As Turkey Advances, Syrian Army Moves to Confront Invasion

Kurds report negotiations underway with Assad government

The Turkish military and its rebel allies are reporting more progress, and are advancing deeper into northern Syria. Though they previously promised to keep the offensive confined to 30 km from the border, there is growing concern that they’ll move further ultimately.

In reaction, the Syrian Army has begun deploying further north to potentially confront the Turkish advance. Though Syrian state media did not say where the Syrian troops were going, subsequent reports put them in Kobane and Manbij.

In Aleppo Province, the siege of Kurdish Kobane by ISIS was a major issue earlier in the war, and being right on the border it’s well within Turkey’s war goals. Manbij, a bigger and more important city, would clearly be a high priority for Turkey and its rebels, but falls at least partially beyond the 30 km safezone, meaning it’s a grey area how far Turkey will actually go.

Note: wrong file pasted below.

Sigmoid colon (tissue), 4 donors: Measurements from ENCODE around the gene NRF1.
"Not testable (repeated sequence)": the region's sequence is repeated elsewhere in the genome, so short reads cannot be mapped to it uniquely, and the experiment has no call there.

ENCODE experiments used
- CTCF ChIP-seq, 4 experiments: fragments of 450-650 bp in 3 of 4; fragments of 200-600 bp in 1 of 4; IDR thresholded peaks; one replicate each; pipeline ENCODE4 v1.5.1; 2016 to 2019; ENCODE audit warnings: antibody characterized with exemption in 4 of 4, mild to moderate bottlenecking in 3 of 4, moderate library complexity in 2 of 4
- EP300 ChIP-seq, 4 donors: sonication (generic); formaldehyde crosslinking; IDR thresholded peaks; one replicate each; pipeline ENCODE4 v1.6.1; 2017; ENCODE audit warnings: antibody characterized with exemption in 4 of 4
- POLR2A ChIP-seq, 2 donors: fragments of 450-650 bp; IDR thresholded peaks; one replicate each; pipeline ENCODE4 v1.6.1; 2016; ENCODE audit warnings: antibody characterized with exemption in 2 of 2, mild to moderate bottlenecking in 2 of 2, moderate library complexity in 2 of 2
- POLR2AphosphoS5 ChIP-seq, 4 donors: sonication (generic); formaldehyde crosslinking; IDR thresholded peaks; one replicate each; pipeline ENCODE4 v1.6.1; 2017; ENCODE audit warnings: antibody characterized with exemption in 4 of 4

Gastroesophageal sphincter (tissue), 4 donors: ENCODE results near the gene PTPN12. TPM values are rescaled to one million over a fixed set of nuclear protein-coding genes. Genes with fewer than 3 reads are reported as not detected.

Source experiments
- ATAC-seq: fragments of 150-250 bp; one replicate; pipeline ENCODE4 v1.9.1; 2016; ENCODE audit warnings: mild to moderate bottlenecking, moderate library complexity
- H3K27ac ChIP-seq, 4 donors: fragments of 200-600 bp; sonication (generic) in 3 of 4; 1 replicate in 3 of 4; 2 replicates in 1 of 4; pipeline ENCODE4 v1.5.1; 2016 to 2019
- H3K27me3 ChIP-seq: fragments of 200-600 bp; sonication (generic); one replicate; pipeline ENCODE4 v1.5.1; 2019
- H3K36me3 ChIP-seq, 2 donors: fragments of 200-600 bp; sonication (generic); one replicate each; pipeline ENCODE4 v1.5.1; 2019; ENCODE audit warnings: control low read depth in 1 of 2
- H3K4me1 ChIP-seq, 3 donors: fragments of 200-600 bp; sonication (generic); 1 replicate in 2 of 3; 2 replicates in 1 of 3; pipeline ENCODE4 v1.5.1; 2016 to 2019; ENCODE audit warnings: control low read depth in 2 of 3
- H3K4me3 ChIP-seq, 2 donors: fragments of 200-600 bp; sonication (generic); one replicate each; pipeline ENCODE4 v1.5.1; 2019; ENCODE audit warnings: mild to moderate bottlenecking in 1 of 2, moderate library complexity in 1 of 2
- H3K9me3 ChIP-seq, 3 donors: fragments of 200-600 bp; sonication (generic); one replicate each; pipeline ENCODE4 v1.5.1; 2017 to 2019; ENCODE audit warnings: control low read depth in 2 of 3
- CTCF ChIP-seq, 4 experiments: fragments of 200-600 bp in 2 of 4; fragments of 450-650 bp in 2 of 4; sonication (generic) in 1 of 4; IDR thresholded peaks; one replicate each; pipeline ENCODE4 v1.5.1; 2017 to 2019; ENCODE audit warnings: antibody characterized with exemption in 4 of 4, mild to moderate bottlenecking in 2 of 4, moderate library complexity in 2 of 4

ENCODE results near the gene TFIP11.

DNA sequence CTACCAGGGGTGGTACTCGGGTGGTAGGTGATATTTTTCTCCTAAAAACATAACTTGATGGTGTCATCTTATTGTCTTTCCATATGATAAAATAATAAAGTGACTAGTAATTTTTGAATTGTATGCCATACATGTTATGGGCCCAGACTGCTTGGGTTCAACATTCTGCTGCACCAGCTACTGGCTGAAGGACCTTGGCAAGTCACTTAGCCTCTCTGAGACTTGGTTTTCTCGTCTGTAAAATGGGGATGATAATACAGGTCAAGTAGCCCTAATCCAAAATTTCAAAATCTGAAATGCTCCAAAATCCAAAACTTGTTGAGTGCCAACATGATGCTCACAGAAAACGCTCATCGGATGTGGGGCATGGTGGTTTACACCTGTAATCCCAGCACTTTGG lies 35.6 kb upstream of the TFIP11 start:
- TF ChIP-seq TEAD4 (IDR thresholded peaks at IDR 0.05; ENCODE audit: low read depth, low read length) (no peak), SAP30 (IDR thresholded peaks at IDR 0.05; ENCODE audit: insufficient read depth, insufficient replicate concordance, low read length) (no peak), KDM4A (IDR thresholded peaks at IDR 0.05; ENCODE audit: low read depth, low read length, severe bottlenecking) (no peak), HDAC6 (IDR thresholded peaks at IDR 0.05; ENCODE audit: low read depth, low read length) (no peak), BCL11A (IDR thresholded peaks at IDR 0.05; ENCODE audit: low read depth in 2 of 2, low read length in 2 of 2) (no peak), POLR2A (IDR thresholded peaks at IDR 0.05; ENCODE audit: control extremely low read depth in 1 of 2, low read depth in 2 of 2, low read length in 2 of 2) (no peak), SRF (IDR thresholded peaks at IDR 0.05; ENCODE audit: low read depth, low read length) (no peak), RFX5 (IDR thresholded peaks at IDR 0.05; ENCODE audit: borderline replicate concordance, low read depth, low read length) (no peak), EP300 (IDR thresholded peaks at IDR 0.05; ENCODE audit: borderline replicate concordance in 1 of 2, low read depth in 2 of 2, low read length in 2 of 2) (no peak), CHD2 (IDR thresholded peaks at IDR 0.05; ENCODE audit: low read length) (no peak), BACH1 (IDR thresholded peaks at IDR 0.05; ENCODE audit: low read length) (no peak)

Syria had already said they were intending to resist Turkey, but had suggested they weren’t interested in working with the Kurds, terming them “agents of Washington.” This seems to have changed, however, with recent reports that negotiations have been held on a Russian airbase inside Syria.

Though US arms have turned the Kurdish SDF into a substantial faction, it doesn’t seem likely they could seriously resist a Turkish invasion. Though the Syrian military is potentially in a better position to slow them down, it seems inevitable that both sides will want to coordinate amid this big conflict.

Author: Jason Ditz

Jason Ditz is news editor of Antiwar.com.